Thin film delivers controlled drug doses.
According to the researchers, providers could control what is delivered when it is needed in a systematic fashion. The film, which is about 150 nanometers (billionths of a meter) thick, can be implanted in specific parts of the body. It consists of alternating layers of two materials: a negatively charged pigment and a positively charged drug molecule. The pigment sandwiches the drug molecules and holds them in place. The films can carry discrete packets of drugs that can be released separately, which could be especially beneficial for chemotherapy. The electrical signal is activated using radio signals or other techniques that have already been developed for other biomedical devices.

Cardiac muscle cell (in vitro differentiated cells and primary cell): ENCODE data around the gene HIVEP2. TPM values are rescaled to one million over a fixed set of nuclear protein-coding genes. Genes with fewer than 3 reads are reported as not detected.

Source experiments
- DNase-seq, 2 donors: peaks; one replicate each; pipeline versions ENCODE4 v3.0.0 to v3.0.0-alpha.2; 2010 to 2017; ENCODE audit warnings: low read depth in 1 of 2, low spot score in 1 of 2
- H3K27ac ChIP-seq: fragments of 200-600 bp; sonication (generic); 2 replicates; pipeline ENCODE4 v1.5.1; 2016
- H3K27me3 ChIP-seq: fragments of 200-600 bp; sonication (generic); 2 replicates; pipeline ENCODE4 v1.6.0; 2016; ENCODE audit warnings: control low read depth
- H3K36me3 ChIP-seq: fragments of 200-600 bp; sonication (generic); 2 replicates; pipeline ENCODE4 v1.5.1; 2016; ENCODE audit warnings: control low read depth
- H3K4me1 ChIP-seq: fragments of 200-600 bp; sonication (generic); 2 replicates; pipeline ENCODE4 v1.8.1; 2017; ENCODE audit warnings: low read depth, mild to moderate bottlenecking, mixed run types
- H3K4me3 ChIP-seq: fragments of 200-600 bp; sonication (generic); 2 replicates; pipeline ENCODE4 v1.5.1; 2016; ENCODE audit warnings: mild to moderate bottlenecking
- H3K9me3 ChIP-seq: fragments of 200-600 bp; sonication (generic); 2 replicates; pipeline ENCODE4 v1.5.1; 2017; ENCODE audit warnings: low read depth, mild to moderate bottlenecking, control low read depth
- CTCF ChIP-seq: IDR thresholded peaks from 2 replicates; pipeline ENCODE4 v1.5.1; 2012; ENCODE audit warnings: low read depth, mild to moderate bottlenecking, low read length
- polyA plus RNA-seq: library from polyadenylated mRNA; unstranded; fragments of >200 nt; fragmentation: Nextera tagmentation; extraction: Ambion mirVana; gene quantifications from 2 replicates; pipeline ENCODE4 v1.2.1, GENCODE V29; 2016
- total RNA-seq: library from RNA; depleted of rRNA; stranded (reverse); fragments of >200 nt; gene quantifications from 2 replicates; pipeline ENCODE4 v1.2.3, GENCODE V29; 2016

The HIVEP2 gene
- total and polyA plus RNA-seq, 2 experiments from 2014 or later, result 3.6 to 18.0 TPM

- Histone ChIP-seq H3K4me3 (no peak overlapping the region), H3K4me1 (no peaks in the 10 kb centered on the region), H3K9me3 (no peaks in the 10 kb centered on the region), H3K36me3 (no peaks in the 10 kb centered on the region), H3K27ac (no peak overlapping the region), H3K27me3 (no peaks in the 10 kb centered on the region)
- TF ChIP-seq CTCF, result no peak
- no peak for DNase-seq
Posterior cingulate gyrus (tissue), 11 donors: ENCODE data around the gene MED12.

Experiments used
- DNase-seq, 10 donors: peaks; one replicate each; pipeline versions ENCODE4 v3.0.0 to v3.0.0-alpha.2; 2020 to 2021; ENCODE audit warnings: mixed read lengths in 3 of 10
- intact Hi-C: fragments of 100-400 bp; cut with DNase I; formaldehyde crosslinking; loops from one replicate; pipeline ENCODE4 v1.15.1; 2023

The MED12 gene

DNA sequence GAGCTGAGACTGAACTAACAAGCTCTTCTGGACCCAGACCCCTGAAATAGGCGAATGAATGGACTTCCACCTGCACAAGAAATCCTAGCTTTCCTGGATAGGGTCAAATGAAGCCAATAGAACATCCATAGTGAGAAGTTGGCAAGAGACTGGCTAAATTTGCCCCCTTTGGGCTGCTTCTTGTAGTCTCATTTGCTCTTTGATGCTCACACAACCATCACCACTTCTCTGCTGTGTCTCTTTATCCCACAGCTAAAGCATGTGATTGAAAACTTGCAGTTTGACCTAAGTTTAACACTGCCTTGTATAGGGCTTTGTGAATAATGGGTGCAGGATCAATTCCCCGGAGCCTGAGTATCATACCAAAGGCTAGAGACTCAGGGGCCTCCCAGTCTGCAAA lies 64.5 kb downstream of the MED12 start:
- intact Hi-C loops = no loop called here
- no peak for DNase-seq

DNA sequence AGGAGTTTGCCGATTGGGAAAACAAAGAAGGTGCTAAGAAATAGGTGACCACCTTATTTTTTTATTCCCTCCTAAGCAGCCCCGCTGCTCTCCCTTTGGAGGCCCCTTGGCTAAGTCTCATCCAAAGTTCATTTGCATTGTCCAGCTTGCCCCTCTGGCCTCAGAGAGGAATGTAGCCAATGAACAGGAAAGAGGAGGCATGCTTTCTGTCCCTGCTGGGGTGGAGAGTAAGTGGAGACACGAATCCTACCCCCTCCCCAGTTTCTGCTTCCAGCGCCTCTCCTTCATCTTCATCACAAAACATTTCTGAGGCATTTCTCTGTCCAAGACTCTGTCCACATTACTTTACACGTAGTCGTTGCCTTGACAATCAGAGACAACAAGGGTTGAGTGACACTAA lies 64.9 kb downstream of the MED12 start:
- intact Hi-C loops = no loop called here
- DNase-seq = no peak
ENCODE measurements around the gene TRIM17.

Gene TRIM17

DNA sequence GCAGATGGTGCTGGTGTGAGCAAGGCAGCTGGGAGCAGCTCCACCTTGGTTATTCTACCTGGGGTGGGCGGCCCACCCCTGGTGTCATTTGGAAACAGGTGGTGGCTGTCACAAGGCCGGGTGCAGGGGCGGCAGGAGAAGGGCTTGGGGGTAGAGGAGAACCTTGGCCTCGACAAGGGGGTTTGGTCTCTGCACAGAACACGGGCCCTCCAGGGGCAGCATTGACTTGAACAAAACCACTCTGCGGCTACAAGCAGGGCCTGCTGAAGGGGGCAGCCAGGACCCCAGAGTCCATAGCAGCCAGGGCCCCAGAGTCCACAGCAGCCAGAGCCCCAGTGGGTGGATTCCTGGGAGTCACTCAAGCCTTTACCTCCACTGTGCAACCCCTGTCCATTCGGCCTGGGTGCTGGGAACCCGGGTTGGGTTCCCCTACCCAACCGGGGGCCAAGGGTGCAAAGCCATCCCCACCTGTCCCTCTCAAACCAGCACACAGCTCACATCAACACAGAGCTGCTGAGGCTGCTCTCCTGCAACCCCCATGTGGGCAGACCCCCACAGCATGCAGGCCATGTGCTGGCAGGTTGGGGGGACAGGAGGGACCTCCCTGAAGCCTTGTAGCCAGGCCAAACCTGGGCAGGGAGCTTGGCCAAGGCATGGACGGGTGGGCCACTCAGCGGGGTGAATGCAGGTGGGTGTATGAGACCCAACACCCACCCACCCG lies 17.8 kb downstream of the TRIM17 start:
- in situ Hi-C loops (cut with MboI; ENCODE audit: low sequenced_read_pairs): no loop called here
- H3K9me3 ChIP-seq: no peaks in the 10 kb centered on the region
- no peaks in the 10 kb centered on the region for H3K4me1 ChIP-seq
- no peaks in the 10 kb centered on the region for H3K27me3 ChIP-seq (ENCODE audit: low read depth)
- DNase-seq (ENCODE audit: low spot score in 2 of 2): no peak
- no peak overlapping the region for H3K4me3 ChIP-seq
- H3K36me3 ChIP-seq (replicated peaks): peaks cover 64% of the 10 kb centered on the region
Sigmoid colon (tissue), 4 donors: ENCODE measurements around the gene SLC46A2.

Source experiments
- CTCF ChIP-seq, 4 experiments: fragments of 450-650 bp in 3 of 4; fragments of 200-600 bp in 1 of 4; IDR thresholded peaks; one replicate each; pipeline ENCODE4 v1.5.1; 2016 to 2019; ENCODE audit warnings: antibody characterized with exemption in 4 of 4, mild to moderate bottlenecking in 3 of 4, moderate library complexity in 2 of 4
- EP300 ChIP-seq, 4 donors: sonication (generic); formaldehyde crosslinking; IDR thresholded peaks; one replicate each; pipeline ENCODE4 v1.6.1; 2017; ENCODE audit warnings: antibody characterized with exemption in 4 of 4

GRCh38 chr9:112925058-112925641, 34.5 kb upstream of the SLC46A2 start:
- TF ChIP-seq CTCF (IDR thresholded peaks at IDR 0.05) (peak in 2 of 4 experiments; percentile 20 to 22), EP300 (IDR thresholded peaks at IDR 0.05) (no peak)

The team is now working on loading the films with different cancer drugs. The researchers hope that the devices eventually could be designed to automatically deliver drugs after sensing that they're needed (e.g., delivering chemotherapy if they sense that a tumor has begun to grow).
Nam, K.T., Wartena, R., Yoo, P.J., Liau, F.W., Lee, Y.J., Chiang, Y.M., et al. (2008). Stamped microbattery electrodes based on self-assembled M13 viruses. Proceedings of the National Academy of Sciences of the United States of America, 105(45), 17227-17231.
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|Article Type:||Brief article|
|Date:||Dec 1, 2008|
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